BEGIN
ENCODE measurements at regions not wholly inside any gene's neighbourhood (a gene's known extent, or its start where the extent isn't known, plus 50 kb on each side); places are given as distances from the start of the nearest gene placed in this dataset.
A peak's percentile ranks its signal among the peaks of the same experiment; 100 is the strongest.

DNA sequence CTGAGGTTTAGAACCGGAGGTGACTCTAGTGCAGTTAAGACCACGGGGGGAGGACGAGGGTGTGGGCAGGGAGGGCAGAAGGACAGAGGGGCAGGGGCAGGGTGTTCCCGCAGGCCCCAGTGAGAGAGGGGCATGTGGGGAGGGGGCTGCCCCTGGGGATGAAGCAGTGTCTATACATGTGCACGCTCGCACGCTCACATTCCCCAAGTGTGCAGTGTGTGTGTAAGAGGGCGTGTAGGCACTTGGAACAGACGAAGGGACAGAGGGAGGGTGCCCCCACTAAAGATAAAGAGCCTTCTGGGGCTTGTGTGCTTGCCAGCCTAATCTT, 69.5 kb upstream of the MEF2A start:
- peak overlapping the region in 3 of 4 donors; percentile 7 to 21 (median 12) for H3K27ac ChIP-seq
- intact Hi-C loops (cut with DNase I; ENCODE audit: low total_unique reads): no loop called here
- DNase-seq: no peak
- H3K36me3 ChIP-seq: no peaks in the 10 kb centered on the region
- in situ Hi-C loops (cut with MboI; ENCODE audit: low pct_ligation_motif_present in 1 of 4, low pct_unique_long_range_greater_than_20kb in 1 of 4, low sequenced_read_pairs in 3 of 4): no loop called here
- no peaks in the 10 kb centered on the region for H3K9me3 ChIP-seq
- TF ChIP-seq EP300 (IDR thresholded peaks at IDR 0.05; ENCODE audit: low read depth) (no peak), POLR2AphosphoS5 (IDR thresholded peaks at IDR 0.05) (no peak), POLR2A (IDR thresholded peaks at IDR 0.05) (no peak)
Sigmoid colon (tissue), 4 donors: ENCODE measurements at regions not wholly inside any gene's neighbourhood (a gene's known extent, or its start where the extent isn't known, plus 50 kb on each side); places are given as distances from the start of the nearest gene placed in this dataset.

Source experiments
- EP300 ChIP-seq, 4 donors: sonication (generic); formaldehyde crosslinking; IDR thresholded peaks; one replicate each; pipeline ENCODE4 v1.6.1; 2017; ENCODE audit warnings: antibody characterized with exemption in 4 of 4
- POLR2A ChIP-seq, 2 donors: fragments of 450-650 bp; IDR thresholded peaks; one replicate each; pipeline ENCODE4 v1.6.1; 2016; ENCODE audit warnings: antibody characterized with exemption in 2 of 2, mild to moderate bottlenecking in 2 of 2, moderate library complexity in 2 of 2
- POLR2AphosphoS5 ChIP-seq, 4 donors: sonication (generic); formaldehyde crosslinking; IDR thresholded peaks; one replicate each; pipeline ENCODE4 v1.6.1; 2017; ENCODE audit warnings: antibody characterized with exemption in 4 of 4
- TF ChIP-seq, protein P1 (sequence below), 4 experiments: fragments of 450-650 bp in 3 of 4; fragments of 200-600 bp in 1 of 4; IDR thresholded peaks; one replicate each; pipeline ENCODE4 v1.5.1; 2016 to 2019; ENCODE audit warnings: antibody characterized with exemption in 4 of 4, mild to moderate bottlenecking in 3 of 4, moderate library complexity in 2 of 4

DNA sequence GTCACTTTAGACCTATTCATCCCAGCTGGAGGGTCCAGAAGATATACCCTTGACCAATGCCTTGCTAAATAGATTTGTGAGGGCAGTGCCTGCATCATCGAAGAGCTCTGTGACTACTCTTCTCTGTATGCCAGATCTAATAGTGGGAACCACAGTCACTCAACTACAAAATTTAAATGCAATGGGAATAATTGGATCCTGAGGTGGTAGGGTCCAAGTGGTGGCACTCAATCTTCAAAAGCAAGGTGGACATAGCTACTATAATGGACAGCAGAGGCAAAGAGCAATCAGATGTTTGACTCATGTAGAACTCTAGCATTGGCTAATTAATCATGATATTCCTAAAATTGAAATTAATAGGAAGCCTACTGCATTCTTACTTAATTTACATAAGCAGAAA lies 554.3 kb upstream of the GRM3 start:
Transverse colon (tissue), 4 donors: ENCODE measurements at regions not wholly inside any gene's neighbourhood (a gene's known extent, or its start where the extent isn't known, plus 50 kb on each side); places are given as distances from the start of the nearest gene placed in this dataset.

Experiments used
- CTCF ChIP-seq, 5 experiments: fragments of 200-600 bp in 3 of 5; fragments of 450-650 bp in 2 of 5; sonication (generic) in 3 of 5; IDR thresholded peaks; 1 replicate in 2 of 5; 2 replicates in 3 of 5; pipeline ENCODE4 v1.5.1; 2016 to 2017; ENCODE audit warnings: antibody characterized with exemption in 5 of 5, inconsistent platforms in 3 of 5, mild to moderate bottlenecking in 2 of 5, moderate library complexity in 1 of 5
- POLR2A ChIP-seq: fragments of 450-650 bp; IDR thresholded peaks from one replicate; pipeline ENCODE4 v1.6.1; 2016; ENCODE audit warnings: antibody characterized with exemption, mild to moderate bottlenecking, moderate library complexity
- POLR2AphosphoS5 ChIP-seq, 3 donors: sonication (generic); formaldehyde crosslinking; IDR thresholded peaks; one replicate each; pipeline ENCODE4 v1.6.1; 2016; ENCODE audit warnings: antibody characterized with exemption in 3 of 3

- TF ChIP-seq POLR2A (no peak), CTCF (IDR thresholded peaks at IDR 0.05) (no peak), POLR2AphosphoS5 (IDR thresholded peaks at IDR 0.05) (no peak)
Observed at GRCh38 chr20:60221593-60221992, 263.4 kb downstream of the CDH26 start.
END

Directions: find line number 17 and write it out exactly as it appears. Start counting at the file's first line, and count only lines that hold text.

DNA sequence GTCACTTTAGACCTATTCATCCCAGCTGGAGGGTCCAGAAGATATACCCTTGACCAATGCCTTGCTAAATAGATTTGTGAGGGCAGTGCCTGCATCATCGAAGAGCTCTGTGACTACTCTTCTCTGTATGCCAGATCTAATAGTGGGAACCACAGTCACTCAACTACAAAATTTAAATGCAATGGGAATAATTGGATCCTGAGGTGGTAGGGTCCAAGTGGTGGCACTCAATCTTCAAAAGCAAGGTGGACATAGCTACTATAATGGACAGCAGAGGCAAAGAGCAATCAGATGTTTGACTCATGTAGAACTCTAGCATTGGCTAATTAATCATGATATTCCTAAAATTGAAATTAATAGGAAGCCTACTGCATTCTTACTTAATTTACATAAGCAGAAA lies 554.3 kb upstream of the GRM3 start: